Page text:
Humor And Humility

I was 11 or 12 when I picked up Hogfather, one of the 40-odd installments in Terry Pratchett’s Discworld series, and discovered one of his seminal characters: Death, anthropomorphized as a shadowy and—much to my surprise—not overtly frightening figure. Powerful, yes; implacable, yes—but also curious, astute, and fundamentally fair. (And very fond of cats.) The book itself was a riot, but I was most struck by one idea: It is possible to take the scary and overwhelming things about life and twist them around to find nuggets of humor—and even comfort.

Pratchett, who died last Thursday at age 66, worked deftly in that pattern, combining fantasy—escapism—with shrewd commentary on the ills that plague humanity. On subjects ranging from growing up and one’s inescapable mortality to the frustration of dealing with regular old stupidity, he was lighthearted without being dismissive, clever without being self-satisfied, and funny without insulting his readers’ intelligence. (Quick aside—Pratchett was knighted in 2009 for “services to literature,” and if you don’t think that’s the coolest thing, then you can get out.)

More so than the fantastical elements, it was the underlying kindness of Pratchett’s books that set them apart. I enjoy sarcasm as much as the next person (unless that person is a 14-year-old who has just discovered it), and bald, barbed critiques are often better at attracting attention, but keeping the world at a scornful distance can be tiring. It can seem at times like all cultural commentary falls into one of three categories: bitter cynicism, brainless nonsense, and somber self-righteousness, bordering on melodrama. (Did I just describe the major cable news channels? Hmm.) Rarer, and sorely needed, are those people and things that prompt serious reflection without giving up on the world entirely.

Tina Fey’s newest project, Unbreakable Kimmy Schmidt—which hit Netflix on March 6—employs humor to tackle the unthinkable and the distasteful in just such a manner. (Don’t worry if you haven’t gotten around to watching yet, no spoilers. Although, truthfully, the lack of detail is less out of concern for you, dear Reader, and more so no one can gauge how much time I may have spent binge-watching.) The show’s premise is—and there’s no way around this—just a huge bummer. Our eponymous heroine emerges from an Indiana bunker, where she’s been held captive for 15 years by a radical preacher as part of a doomsday cult, and attempts to start life anew in New York City. That’s not a thought experiment for the faint of heart. Yet through its relentlessly cheerful leading lady, Kimmy Schmidt manages to take a perspective that, while slyly critical, remains affectionate toward humanity and its foibles.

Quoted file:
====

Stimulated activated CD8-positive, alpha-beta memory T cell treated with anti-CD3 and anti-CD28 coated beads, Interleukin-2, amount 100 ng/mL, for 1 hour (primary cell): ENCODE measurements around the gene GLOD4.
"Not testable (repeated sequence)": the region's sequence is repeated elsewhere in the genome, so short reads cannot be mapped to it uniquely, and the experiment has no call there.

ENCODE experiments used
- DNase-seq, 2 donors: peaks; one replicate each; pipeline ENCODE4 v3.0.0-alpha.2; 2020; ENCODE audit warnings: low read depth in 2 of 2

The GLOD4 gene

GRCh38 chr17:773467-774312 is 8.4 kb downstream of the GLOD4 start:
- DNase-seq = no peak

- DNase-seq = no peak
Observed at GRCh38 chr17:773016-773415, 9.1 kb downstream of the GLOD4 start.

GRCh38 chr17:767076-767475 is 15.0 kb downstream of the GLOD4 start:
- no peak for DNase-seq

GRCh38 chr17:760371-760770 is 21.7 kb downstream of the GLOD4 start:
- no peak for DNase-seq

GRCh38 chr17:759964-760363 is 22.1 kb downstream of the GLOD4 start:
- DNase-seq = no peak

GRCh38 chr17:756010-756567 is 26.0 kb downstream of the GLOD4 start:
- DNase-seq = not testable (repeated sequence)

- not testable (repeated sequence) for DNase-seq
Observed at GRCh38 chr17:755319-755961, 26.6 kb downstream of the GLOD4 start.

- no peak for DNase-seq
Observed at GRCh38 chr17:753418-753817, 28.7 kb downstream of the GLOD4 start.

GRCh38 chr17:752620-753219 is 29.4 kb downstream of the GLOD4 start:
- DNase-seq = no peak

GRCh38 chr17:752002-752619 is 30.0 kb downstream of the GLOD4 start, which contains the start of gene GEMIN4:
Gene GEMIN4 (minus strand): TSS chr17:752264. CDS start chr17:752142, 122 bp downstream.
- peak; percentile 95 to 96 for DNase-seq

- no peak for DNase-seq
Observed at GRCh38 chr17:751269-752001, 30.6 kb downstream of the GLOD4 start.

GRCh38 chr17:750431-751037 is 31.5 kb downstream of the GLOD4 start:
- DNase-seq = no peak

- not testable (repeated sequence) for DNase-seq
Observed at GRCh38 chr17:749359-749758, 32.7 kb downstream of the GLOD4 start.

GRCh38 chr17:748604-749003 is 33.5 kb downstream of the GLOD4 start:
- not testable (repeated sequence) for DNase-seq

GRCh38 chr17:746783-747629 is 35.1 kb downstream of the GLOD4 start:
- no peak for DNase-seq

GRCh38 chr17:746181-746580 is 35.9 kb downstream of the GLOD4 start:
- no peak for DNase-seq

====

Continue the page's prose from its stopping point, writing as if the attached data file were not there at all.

This tack is as much a worldview as a method of self-defense. As Andy Greenwald writes in a glowing Grantland.com review of the show, “You don’t need to have spent half your life in an apocalypse bunker—or below 14th Street—to know that sometimes laughter is the only thing that can keep you from going crazy.” I doubt that the idea that humor can be a shield or a coping mechanism is news to anyone. It’s why Louis C.K. is so popular. It’s why we watch SNL and read The Onion. It’s why people make jokes on Twitter when they’re kind of sad and life’s not working out the way they wanted. (… So I’ve been told.) The willingness to be more forgiving, though—to pick wry amusement over standing aloof—is what differentiates works like Kimmy Schmidt and Pratchett’s books from other brands of comedy.

Like bunker-bound Kimmy, Pratchett had plenty of reasons to be less than amiable. Perhaps most notably, he spent the last eight years of his life coping with Alzheimer’s disease. As his friend and Good Omens co-author Neil Gaiman wrote last fall, Pratchett’s humor ought not to be mistaken for a lack of anger. “He will rage, as he leaves, against so many things,” Gaimain wrote. “Stupidity, injustice, human foolishness, and shortsightedness, not just the dying of the light.” Despite everything, though, Pratchett maintained a fondness—however reluctant—for humanity. He managed to be funny without being bitter, and in a world that invites bitterness at every turn, that is an immense feat.

Featured Image by Breck Wills / Heights Graphics

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About Eleanor Hildebrandt 92 Articles
Eleanor Hildebrandt was the 2014 Editor-in-Chief of The Heights. She liked puns then and it's a safe bet that she likes them now. Follow her on Twitter at @ehhilde.